Teen Drivers Must Make Grade

More states are tying driver's license approval to a student's school record

Ask any parent: Nothing motivates a teenager better than driving privileges. State legislatures - apparently filled with parents of teens - are passing laws requiring regular school attendance and good academic performance before granting driver's licenses to minors.

If students miss too much school for no legitimate reason or fail too many classes, they won't be driving Dad's Oldsmobile for a while.

In an effort to combat high dropout rates and rampant truancy, 15 states have passed laws linking licenses to minimum school attendance or academic performance, the Education Commission of the States in Denver says. But critics say states are rushing headlong into a Band-Aid solution that has a questionable track record.

West Virginia pioneered the idea in 1988, but there has been a recent surge in interest among legislators nationwide: In the past year, 12 states passed similar laws.

President Clinton, himself the father of a teenage daughter, recently proposed expanding the legislative trend to include drug tests for minors before they are granted licenses.

"Denial of driving privileges to those who engage in illegal drug use can be a powerful incentive to stay away from and off drugs," he says.

Many states already keep track of attendance and grade records to determine eligibility for sports and, in many cases, could easily include licenses. Many legislators see it as an inexpensive deterrent to the vexing problem of truancy and poor academic achievement.

"This is not a particularly difficult thing to do nor particularly expensive," says Kathy Christie of the Education Commission of the States. "It's something that's easy to plug in."

Yet the effectiveness of this legislation has been difficult to determine. Even though some states have a long track record with the laws, there is little more than anecdotal evidence that they are keeping kids in school.

"There's no hard-core research out there, and the anecdotal evidence is pretty mixed," Ms. Christie says.

"It's hard to gauge because this is just one thing in a whole pot of things. In one year, a district or state may add this and 10 other truancy-prevention methods at the same time. That makes it hard to identify what is responsible for any changes."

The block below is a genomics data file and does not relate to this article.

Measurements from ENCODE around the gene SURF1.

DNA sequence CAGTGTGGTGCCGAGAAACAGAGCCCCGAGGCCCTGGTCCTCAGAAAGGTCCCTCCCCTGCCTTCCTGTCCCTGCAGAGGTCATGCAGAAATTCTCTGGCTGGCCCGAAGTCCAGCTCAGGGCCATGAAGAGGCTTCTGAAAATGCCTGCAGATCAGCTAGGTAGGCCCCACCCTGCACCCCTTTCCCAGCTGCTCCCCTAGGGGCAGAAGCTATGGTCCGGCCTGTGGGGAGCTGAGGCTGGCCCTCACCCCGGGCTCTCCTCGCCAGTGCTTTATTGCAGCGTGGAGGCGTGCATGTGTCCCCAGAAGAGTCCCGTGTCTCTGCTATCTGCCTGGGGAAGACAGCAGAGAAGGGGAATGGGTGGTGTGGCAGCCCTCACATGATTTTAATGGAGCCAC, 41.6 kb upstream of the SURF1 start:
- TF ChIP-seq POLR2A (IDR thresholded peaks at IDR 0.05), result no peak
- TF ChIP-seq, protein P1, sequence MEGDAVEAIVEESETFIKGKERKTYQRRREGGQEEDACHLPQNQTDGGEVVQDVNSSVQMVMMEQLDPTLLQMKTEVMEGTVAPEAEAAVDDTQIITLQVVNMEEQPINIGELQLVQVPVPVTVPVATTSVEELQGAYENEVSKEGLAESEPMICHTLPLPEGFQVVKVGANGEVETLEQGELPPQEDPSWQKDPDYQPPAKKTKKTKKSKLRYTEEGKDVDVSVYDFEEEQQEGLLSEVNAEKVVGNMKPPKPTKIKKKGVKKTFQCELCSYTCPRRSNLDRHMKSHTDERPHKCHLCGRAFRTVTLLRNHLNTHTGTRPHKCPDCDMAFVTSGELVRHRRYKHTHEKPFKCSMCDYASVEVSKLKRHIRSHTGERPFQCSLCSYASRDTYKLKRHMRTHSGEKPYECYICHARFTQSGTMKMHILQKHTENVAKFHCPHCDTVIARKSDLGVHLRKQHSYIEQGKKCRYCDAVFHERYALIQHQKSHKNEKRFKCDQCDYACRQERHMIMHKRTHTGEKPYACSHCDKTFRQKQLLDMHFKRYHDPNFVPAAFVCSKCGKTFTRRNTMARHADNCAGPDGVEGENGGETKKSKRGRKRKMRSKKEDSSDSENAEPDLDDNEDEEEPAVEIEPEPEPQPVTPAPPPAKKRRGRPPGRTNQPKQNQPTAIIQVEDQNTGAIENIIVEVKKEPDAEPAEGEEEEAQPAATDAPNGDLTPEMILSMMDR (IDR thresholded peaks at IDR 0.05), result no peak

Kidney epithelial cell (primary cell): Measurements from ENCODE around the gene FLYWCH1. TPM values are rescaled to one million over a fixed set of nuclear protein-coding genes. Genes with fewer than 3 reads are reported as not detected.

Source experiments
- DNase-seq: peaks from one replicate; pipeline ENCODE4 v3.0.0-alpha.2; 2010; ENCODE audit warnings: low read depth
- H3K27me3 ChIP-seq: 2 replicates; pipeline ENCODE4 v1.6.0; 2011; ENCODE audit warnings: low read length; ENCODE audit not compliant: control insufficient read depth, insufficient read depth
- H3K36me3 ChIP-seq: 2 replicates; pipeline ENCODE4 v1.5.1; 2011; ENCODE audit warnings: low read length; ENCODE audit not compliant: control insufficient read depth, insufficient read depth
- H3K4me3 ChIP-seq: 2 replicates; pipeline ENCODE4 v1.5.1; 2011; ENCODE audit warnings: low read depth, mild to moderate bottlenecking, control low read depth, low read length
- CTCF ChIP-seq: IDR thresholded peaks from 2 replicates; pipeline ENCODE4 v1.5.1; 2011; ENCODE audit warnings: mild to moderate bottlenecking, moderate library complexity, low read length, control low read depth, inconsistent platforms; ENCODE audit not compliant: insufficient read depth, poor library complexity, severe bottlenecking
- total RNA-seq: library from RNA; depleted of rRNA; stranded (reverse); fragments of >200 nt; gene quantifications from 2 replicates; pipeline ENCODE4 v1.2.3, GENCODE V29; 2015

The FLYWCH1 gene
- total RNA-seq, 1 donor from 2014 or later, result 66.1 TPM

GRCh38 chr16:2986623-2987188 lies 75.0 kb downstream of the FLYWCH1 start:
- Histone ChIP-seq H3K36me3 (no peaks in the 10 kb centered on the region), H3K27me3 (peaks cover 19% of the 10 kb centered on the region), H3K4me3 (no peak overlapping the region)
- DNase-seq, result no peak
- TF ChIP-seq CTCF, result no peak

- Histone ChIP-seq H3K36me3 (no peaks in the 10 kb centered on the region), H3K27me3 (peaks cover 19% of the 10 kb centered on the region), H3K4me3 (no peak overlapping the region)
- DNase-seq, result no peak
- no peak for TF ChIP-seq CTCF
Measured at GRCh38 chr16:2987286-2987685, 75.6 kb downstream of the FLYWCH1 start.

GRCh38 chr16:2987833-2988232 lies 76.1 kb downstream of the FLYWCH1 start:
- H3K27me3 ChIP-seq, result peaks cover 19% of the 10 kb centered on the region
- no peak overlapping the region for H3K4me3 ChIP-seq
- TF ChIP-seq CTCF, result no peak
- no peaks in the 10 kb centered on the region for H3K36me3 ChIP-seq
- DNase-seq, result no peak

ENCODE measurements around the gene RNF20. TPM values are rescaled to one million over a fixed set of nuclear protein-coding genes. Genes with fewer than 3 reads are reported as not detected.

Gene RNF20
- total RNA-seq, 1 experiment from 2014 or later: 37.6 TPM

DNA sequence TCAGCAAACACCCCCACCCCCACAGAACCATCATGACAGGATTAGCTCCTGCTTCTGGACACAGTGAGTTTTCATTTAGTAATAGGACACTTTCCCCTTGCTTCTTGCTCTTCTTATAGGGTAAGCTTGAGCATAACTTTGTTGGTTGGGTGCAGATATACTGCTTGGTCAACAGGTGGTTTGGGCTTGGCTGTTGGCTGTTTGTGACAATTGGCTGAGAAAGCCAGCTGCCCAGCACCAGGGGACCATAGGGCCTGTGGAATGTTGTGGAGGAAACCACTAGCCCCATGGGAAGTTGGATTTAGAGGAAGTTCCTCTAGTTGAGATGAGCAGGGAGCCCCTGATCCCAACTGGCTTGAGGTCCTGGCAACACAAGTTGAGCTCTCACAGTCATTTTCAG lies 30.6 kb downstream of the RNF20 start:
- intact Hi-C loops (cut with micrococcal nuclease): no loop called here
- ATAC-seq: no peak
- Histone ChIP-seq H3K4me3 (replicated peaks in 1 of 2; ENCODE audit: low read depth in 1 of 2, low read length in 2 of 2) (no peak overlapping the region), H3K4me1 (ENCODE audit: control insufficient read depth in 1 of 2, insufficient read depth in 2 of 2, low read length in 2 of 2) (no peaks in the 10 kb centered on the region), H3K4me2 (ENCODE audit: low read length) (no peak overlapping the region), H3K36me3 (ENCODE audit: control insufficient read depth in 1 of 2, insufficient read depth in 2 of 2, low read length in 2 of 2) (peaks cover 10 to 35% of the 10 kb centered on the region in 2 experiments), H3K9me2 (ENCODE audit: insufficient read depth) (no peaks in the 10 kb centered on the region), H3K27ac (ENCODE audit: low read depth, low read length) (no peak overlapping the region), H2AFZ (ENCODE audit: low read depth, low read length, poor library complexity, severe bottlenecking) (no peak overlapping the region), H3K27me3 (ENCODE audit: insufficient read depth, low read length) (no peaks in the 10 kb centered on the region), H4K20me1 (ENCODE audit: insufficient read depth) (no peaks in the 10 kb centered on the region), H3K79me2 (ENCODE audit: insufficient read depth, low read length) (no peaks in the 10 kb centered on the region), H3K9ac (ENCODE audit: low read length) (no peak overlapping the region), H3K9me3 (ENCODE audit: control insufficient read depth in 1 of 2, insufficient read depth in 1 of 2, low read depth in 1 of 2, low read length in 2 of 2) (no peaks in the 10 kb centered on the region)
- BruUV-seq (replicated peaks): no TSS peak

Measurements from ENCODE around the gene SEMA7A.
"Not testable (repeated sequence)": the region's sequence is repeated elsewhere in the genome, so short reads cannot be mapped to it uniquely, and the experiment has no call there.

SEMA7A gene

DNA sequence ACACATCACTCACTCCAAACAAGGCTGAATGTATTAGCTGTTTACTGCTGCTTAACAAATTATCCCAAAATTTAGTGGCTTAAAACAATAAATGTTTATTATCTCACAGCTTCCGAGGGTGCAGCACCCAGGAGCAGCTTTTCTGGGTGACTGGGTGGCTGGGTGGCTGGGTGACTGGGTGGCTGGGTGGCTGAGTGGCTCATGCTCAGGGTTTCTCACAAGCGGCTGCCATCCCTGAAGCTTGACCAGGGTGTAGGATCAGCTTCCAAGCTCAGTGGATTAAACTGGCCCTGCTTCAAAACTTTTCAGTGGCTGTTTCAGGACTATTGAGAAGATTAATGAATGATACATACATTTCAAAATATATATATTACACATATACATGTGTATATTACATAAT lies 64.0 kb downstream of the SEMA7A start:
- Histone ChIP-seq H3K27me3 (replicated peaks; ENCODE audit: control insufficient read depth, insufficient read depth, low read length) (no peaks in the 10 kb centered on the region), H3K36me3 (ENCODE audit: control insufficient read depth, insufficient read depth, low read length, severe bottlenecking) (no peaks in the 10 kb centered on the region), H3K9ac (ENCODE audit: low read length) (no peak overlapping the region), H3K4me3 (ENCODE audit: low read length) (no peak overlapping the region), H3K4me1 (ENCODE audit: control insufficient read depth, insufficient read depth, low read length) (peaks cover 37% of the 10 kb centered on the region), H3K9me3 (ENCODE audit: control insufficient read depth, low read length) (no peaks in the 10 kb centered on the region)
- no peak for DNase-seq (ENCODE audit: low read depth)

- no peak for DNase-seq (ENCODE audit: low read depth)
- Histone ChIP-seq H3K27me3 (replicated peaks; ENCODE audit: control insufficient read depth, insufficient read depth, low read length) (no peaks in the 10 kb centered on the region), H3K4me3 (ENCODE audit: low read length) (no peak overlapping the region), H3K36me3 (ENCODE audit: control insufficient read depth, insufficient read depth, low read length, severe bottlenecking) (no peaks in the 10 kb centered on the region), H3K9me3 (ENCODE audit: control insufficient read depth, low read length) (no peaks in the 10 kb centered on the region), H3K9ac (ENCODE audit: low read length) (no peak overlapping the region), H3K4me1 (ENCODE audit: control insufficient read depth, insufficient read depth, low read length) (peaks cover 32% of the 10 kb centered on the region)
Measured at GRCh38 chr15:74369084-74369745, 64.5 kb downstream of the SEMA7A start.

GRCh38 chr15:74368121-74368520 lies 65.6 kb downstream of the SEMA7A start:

In West Virginia, the dropout rate fell just after the law took effect. Eight years later, almost exactly the same percentage of students are dropping out as before the law was passed. No one knows, of course, what would have happened without the law.

West Virginia officials say students are aware of the law and are careful not to accumulate 10 consecutive unexcused absences or 15 total absences in one semester. That's the limit before the right to a driver's license is affected.

But Patrick Murphy, the former state legislator who proposed the West Virginia bill, says some school officials are not applying the law as it was intended. Instead of using it as a motivator for disinterested students, they see it as an excuse to get rid of "problem students" who may be pulling down overall test scores.

Critics see the legislative trend as another attempt at a quick fix for a problem with deep roots. "Dropping out doesn't just happen when kids turn 16," says Marty Duckenfield of the National Dropout Prevention Center at Clemson University in Clemson, S.C. "You can see the seeds in first and second grade."

The solutions for truancy need to be more individual, Ms. Duckenfield argues. "A state has every right to choose who gets a driver's license and who doesn't," she says. "But if [you] use that to solve the dropout problem, it's not going to work."

In fact, Florida has concluded that its six-year-old license-restriction law was ineffective. The legislature let the law expire this year. The problem, state officials say, was a lack of uniform enforcement statewide.

Meanwhile, several states are looking to take their laws another step. Virginia and Tennessee have passed measures mandating students make "satisfactory academic progress" before getting a license.

This will be even harder to enforce than the original laws, predicts Christie. "Attendance is pretty cut and dried, and you can set the parameters. But defining satisfactory performance is more subjective," she says.

Virginia attempted to define "academic good standing" as completing at least 70 percent of "all assigned homework and other coursework for the current academic year." That measure was shelved early this year.

While the legislative crank continues to turn and interest in such laws mounts, opponents say the dropout problem is not going away.

"Legislators like to look like they are doing something," Duckenfield says. "But the message behind these laws is not that school is important but that the drivers' license is important. There's no correlation between those two things."

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